Happily married skiers do ski fast, Bode Miller. Mrs. Anna Veith is the proof.
Three days after Miller said in an NBC broadcast that marriage had not been so good for one of the best Alpine skiers of her generation, the Austrian responded on the slopes.
"Yeah, we can," Veith said after earning an Olympic silver medal in Saturday's super-G.
U.S. & World
As Anna Fenninger, before her wedding to snowboarder Manuel Veith two years ago, she was the 2014 Olympic champion in super-G and a three-time world championship gold medalist.
Like Miller, the then-Miss Fenninger also won two overall World Cup titles as the best all-around skier over a full season — the sport's most prized honor. However, a serious knee injury in October 2015 derailed her career and it seemed the 28-year-old Mrs. Veith was past her peak.
"The knee was an issue," Miller said — on Valentine's Day, no less. "I want to point out that she also just got married and it's historically very challenging to race in the World Cup while trying to raise a family or after being married.
"Not to blame the spouses, but I just want to get that out there that it could be your husband's fault," Miller said, before apologizing on air.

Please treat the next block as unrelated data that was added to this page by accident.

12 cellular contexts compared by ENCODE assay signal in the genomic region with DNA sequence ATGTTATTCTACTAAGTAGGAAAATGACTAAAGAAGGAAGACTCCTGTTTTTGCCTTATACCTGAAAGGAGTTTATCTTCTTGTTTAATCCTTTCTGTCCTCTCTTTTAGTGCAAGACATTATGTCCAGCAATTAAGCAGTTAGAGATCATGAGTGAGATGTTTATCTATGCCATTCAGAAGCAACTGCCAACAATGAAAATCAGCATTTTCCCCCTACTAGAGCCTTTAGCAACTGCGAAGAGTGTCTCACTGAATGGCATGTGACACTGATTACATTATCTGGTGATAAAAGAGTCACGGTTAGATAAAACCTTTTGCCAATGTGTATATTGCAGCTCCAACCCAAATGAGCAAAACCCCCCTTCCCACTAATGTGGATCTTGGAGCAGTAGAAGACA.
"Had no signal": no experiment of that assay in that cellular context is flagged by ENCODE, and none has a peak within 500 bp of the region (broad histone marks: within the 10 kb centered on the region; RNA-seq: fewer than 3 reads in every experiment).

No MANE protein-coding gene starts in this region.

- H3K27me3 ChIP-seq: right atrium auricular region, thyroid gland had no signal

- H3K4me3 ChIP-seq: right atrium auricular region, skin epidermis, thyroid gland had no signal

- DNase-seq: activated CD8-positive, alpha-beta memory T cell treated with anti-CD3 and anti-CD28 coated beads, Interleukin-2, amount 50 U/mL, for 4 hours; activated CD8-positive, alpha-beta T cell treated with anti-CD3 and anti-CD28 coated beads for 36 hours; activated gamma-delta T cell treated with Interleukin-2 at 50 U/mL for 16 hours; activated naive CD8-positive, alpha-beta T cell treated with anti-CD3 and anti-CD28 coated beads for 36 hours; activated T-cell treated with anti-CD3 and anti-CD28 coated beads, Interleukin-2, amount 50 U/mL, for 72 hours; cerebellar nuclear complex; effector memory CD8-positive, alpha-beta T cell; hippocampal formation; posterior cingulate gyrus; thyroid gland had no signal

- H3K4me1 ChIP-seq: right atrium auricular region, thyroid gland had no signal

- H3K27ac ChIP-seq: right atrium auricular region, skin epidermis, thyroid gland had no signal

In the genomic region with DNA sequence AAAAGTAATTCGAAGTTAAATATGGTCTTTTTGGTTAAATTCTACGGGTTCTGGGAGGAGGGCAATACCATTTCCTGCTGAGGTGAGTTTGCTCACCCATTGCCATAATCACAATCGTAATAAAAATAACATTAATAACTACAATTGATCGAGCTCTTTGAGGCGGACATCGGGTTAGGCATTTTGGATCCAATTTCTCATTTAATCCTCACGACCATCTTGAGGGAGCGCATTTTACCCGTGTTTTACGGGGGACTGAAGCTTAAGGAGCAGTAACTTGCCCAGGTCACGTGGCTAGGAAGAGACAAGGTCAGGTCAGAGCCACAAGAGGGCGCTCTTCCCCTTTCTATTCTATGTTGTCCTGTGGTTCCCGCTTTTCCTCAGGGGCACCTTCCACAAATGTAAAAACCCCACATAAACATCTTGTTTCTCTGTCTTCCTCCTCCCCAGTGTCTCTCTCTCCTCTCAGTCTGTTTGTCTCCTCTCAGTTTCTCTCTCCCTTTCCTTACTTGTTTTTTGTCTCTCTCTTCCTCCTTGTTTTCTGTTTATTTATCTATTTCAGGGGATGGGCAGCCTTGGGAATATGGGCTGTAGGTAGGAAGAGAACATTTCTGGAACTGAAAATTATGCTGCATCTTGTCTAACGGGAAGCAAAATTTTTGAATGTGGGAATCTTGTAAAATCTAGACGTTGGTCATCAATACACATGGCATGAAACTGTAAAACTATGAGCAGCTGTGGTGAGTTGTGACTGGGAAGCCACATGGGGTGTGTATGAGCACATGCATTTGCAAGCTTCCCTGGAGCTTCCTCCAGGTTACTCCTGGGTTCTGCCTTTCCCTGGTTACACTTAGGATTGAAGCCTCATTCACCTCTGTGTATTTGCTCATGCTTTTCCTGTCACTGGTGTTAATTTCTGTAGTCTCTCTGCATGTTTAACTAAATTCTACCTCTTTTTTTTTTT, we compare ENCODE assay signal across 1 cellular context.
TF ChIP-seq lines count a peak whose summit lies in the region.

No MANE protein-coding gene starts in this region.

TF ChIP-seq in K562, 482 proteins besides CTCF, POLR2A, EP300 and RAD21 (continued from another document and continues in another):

On Saturday, Miller was in Jeongseon helping NBC call a race that showed Veith can still compete at the highest level.
"He can say what he is thinking about and it doesn't matter for me," said Veith, who laughed out loud when asked if she proved a point.
Veith was delighted despite losing her Olympic title by the smallest of margins and in the most surprising way. She was already being acclaimed the winner by rival racers when an unheralded No. 26 starter from the Czech Republic, part-time skier and snowboard world champion Ester Ledecka, went 0.01 seconds faster.
"I'm happy with the silver. I won everything today," said Veith, who had won the last of her seven career major championship medals in 2015. "After two years, I never knew that I can make that again to get back into that shape, or get the chance to go to the Olympics.
"This was already a success for me to be here. And now I have a medal. It's unbelievable."
It was a full 25 minutes that Veith led the race, 0.10 seconds ahead of Tina Weirather of Liechtenstein, who wound up with bronze.
Veith said she started to believe she had retained her Olympic title.
"I thought at first, yes. This was the reason why I was so emotional," Veith said. "At first I couldn't believe that it happened and after it, this one-hundredth, just a big surprise and I thought: 'Is that true or not?'
"Ester had a pretty good run and she deserved this," said Veith, who maybe more than anyone in Saturday's race might have guessed how great a snowboarder racer can be.
After all, she married one.
More AP Olympic coverage: https://wintergames.ap.org